3. Wheat can give you leaky gut

Sexy isn't it, 'leaky gut'? Not a term you would bring up on a first date. To give it its correct title, Intestinal Permeability can be directly attributed to -among many other things - consumption of gluten. It's all to do with a molecule called zonulin. Gluten increases the levels of zonulin in the body and zonulin controls intestinal permeability by disassembling the tight junctions that prevent undesirable molecules passing through the gut wall. Elevated levels can also allow other types of undigested proteins to pass through the gut wall and pave the way for immune responses to other foods or even the body's own tissue, making gluten a contributing factor to the possible development of an autoimmune disease.

4. Wheat can increase any existing inflammation in the body

Many things can trigger inflammation in the body and these things can also exacerbate existing inflammation. A poor diet, smoking, injury and being overweight all contribute. Gluten induces the production of pro-inflammatory cytokines which are chemicals that damage cells. And, as already mentioned, foreign proteins coded for by the additional chromosomes in modern wheat also trigger immune responses and therefor inflammation. The proteins found in gluten are one of, if not the most, common food allergens resulting in inflammatory immune responses. Inflammation can be the number one reason people consult a doctor; arthritis, gastritis, dermatitis, cystitis – if it ends in 'itis' then inflammation is involved.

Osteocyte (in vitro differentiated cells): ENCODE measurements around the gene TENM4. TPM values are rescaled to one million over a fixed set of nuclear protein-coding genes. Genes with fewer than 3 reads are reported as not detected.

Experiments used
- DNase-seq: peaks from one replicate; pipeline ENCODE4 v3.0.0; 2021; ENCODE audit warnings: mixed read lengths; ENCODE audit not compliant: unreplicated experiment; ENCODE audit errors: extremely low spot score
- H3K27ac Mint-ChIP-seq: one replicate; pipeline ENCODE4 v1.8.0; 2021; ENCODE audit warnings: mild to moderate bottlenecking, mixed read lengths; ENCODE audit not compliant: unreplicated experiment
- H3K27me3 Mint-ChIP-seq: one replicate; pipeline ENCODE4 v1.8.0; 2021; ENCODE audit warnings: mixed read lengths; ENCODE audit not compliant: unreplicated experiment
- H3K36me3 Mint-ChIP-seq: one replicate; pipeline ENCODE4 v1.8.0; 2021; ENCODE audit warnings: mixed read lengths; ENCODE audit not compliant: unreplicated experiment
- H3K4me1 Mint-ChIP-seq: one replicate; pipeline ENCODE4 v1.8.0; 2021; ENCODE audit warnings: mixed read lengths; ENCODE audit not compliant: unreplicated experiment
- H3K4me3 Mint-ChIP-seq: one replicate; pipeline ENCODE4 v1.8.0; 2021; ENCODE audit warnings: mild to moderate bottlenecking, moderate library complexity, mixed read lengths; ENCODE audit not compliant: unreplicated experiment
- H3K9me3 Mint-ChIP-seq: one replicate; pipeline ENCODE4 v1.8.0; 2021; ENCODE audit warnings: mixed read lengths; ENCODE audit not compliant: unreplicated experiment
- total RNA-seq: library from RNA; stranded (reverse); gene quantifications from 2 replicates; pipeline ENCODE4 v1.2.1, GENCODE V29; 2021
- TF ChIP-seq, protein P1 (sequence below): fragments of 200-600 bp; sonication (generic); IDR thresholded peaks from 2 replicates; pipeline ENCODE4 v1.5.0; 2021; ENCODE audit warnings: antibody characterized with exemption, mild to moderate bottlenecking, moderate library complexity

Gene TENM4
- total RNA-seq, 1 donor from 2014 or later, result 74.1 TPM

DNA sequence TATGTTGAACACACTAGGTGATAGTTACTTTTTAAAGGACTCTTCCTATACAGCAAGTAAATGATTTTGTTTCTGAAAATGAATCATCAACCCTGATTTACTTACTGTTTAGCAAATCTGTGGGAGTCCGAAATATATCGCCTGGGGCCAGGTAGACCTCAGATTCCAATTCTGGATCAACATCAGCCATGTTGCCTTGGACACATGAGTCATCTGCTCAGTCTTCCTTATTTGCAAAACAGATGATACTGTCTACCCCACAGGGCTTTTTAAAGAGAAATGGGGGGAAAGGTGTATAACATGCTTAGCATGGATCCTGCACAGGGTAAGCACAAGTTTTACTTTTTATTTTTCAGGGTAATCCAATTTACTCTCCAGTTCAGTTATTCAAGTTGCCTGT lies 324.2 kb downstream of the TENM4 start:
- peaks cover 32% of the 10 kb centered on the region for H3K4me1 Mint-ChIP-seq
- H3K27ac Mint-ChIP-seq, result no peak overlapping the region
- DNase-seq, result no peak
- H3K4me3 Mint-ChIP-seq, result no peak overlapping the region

5. Wheat displaces other more nutritious foods

This is the one that should resonate most with people. Forget the science and the chromosomes and the zonulin for now and just think about all the foods you could be eating if you weren't eating wheat. Instead of your normal two slices of toast or a bowl of cornflakes for breakfast (yawn) , you could be having eggs, good quality bacon, smoothies , coconut yogurt topped with nuts and seeds, avocados, all a lot more colourful, tasty and filling than boring 'white' foods like bread and cereal. And with colour brings nutrition. Much needed nutrition as gluten is a chemical stressor on the body and contributes to vitamin and mineral deficiency. Loss of key nutrients causes a fundamental breakdown in the body's ability to modulate the healing and repair process.

6. Wheat makes your blood sugar sky rocket and contributes to insulin resistance
Many gluten-containing foods have a high glycemic load and raise your blood sugar. Your pancreas responds with insulin, which pulls that blood sugar down. Often too far down, which leads to cravings and so the cycle begins again. It doesn't help that gluten also binds to the opiate receptors in the brain, just like a drug, that's why we keep coming back for more. When you constantly eat gluten foods, your cells become overloaded with insulin which results in insulin resistance which often makes fat loss nearly impossible. This is one of the reasons why low-carb diets (resulting in less insulin spikes) can be so effective for weight loss.

7. It's not just the wheat but what the wheat eats, hello glyphosate.